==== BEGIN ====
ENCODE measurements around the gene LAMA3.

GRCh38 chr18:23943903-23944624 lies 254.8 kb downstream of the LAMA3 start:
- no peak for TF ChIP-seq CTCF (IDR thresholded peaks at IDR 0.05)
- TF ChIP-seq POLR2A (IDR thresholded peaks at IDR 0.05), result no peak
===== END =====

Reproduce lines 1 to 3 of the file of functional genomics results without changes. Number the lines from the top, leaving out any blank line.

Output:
ENCODE measurements around the gene LAMA3.

GRCh38 chr18:23943903-23944624 lies 254.8 kb downstream of the LAMA3 start:
- no peak for TF ChIP-seq CTCF (IDR thresholded peaks at IDR 0.05)